Saturday, 5 November 2011

Jose, Bermondsey - London restaurants

Normally, I don't like to eat standing up. However, I will put on my best ballerina flats and make an exception for Jose. As they say, tired of tapas bars, tired of life.

This is pretty much as close as it gets to your own little Madrid tapas bar in London.

Bite into a plate full of bright green, salty Padron peppers with a side of nutty Iberico ham from an acorn fed pig, perfectly carved, wafer thin, to melt on the tongue, and wash it down with a its perfect partner - chaser of marzanilla sherry. Simple bliss.

Jose Pizarro has already established himself on London's Spanish restaurant scene through his previous work at the Brindisa restaurants. Breaking off on his own with Jose in Bermondsey, this popular little gaffe is worthy of all the praise with which its being lavished.

Perch up against the bar or a barrel, and work your way through the list of sherries and wines, while sampling all the lovely bits and pieces from the menu -  salty razor clams with the heady goodness of paprika laden chorizo, sea bass with blood orange, fatty blood sausage with broad beans, fresh, zingy gazpacho, or a big hearty chunk of spot on tortilla. All this at reasonable prices (with the usual small plates disclaimer - you can spend as much or as little as you want).

It's busy and crowded - and if you can handle that, its heaps of fun. Big love. You can't reserve - just turn up.

Jose, 104 Bermondsey Street, Bermondsey, London, SE1 3 UB

José on Urbanspoon

Thursday, 3 November 2011

Ziani, Chelsea - London restaurant reviews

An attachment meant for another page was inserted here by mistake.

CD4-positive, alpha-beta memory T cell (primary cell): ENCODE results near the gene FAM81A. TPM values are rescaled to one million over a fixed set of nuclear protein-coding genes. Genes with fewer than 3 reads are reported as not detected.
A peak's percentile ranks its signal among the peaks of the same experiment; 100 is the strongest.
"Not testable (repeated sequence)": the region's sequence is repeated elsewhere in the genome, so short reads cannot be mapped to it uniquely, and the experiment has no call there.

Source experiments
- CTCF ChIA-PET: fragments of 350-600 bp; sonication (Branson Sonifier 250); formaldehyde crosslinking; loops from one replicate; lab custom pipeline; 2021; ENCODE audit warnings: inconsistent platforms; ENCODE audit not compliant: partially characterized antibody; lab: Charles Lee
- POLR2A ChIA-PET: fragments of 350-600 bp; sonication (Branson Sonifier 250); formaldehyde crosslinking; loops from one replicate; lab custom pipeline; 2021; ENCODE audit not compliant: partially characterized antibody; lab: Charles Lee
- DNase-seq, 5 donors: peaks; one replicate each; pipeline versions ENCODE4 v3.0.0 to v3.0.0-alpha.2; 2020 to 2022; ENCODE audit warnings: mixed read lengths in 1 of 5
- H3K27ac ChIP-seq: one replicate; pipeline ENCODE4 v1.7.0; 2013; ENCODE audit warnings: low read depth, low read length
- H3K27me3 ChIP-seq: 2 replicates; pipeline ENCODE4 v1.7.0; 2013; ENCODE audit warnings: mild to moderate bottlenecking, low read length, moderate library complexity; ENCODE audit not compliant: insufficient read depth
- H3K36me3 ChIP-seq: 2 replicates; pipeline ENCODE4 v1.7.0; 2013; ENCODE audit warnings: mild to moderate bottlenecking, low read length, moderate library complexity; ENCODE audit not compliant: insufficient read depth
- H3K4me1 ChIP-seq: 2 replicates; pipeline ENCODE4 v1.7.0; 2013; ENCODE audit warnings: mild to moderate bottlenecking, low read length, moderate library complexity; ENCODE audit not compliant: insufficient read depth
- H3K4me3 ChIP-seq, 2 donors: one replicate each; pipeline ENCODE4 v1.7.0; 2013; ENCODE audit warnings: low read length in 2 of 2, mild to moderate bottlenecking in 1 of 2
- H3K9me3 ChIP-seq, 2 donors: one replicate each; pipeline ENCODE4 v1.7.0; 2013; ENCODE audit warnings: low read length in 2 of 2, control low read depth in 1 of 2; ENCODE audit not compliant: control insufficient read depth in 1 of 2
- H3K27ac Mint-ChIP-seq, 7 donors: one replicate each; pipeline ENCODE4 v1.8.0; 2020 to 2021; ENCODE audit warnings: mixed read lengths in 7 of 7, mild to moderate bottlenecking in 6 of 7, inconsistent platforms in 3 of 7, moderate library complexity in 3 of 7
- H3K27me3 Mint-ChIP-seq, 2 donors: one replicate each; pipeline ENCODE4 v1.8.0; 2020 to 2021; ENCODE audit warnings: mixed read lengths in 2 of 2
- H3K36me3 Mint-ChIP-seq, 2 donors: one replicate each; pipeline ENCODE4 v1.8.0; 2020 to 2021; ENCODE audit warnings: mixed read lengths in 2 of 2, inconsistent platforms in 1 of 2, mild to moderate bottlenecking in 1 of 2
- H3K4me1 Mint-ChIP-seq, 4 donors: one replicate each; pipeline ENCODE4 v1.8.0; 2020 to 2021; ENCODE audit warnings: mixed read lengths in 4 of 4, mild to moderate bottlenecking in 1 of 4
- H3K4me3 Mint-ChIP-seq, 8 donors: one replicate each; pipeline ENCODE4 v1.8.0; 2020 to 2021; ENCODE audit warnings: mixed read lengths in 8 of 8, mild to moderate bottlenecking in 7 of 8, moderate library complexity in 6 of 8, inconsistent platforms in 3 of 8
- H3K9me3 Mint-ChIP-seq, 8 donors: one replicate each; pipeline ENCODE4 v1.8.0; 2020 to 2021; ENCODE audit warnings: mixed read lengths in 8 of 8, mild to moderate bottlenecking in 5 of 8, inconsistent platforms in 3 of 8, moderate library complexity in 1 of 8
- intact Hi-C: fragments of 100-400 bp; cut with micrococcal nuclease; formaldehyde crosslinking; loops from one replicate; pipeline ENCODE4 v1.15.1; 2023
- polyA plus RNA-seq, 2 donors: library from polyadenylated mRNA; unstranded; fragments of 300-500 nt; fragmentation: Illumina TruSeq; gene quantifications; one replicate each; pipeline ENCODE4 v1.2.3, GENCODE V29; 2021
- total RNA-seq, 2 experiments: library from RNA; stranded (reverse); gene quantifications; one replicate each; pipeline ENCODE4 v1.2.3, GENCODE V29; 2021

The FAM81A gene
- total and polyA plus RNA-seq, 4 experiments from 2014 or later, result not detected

It's always the way. Four days before we leave London for good, and we are introduced to the gold nugget that is Ziani, a Venetian restaurant in Chelsea.

Our friends, Rachel and Dave, fine purveyors of the world's Italian restaurants, go there almost every week and no doubt we'd be joining them if we were going to continue living in the same hemisphere.

The room is buzzing with full tables, chatter, corks popping and flamboyant Italian waiters who greet their regulars with kisses. The warm glow of the room falls across leather banquettes, small crammed tables and picture frames scattered randomly across the walls. The place has character and then some.

I loved it immediately, but it completely won me over when the food arrived. Big plates of pasta are fairly priced - at around £10 or less for entree size (add £1 for mains). My enormous (entree) plate of perfectly cooked fettuccine alle capesante (£10.50) was loaded up with fresh scallops and large chunks of artichoke - delicious. My Saltimbocca alla Romana was gorgeous - 3 generous pieces of tender veal with the comfort of ham and sage, and a large portion of some very Robuchon-esque (ie. heart attack inducing) mash.

There's a large selection of starters, pastas, meats and fish, all of which look superb and met with serious satisfaction from me, TPG and our 2 friends. The boozy tiramisu is also not to be missed.

Ziani is in a quiet street in Chelsea, completely off the radar. With apologies to the locals, this is a new favourite GD recommendation for non fuss, delicious Italian food with a boisterously fun atmosphere to match. About £30+ per head plus drinks and service.

Ziani, 45 Radnor Walk, Chelsea, London, SW3 4BP

Ziani on Urbanspoon

Tuesday, 1 November 2011

Ducksoup, Soho - London Restaurants

I may have left London, but I still have a few bits and pieces waiting in the wings. Starting with this...